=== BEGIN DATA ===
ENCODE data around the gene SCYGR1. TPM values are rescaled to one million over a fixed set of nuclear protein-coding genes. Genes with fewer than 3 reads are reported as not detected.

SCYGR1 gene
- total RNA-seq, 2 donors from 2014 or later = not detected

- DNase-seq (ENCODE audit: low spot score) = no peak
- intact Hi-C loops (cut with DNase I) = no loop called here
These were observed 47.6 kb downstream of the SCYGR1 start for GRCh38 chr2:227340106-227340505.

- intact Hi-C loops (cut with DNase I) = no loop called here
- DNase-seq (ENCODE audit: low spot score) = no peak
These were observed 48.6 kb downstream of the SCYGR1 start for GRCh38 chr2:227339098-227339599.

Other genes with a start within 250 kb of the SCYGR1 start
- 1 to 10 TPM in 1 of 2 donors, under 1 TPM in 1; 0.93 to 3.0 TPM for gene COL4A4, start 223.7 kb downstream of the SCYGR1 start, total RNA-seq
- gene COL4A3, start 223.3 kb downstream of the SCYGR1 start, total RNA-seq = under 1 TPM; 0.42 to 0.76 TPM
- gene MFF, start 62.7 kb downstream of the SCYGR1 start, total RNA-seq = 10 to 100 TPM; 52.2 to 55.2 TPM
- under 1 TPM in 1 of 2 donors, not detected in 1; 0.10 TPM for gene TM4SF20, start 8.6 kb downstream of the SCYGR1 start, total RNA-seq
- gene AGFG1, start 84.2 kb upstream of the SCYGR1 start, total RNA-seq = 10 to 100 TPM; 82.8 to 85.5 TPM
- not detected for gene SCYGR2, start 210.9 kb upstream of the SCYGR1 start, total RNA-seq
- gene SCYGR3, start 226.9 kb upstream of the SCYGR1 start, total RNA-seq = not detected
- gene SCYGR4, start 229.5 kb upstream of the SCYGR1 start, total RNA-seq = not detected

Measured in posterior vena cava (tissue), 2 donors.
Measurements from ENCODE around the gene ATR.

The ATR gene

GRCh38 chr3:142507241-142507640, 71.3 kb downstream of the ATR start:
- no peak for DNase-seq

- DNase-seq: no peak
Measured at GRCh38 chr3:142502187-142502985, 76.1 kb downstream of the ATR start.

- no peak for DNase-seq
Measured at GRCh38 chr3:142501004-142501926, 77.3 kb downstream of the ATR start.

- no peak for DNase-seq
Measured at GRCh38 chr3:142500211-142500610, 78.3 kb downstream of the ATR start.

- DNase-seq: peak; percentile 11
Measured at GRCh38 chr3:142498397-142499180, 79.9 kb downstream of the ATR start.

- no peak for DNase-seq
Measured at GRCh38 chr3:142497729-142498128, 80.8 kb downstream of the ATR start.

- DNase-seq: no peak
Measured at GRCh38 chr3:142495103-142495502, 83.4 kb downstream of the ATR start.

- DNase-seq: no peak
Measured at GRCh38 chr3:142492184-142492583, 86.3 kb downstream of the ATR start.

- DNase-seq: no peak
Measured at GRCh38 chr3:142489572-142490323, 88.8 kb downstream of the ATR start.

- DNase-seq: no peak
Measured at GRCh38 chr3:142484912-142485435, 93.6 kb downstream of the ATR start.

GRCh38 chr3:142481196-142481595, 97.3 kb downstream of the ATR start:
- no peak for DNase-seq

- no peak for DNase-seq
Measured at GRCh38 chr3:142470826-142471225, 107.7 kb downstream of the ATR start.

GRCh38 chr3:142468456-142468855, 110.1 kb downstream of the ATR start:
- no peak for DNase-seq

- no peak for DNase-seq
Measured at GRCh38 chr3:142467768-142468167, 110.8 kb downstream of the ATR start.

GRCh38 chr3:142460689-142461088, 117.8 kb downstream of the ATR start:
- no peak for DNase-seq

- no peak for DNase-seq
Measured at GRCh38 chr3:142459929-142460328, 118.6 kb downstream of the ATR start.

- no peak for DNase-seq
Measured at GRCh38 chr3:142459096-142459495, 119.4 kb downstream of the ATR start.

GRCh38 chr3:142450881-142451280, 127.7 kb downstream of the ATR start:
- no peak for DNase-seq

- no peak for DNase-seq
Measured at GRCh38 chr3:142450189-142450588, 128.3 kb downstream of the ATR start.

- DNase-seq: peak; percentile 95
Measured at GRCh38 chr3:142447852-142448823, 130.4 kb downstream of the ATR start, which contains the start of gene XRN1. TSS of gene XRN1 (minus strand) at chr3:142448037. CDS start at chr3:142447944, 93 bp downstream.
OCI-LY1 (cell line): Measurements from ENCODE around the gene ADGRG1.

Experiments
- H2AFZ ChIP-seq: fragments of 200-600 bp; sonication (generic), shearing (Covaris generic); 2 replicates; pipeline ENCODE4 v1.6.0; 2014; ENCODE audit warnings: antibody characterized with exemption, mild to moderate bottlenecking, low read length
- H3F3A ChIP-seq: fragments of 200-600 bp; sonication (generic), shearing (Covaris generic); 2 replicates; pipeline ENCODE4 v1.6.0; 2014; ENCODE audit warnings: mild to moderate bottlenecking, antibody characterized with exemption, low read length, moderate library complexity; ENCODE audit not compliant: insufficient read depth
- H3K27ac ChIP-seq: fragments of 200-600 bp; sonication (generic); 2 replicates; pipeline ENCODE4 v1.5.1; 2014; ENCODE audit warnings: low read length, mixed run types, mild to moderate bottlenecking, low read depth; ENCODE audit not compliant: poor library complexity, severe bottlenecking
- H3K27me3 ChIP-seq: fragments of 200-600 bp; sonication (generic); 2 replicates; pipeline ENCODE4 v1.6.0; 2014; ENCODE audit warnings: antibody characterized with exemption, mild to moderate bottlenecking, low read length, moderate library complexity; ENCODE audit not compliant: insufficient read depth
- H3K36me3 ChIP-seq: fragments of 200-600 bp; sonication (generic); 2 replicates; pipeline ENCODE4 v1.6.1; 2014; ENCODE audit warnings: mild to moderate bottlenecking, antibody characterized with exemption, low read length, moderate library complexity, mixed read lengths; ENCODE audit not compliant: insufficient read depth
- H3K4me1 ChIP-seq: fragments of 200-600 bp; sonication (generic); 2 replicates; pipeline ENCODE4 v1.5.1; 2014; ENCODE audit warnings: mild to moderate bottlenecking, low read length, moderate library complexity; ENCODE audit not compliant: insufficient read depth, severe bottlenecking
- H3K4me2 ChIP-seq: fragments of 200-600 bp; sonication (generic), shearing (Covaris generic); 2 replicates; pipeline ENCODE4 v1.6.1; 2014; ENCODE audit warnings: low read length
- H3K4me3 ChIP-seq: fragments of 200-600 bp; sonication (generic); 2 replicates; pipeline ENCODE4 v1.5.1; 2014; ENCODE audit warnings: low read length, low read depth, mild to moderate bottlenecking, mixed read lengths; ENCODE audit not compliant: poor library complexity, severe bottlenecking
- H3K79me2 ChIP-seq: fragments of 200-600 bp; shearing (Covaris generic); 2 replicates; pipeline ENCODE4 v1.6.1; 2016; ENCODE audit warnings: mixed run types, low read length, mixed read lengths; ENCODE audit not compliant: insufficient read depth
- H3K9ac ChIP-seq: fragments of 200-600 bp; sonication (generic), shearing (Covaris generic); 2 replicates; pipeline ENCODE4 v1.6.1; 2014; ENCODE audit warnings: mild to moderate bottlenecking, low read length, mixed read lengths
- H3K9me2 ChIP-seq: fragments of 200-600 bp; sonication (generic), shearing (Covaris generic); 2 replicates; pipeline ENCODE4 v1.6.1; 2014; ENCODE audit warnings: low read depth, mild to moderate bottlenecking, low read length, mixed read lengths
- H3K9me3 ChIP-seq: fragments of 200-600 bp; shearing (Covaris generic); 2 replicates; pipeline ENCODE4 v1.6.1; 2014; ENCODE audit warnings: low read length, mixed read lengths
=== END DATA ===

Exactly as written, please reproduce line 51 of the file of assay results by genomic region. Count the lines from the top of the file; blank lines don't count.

- no peak for DNase-seq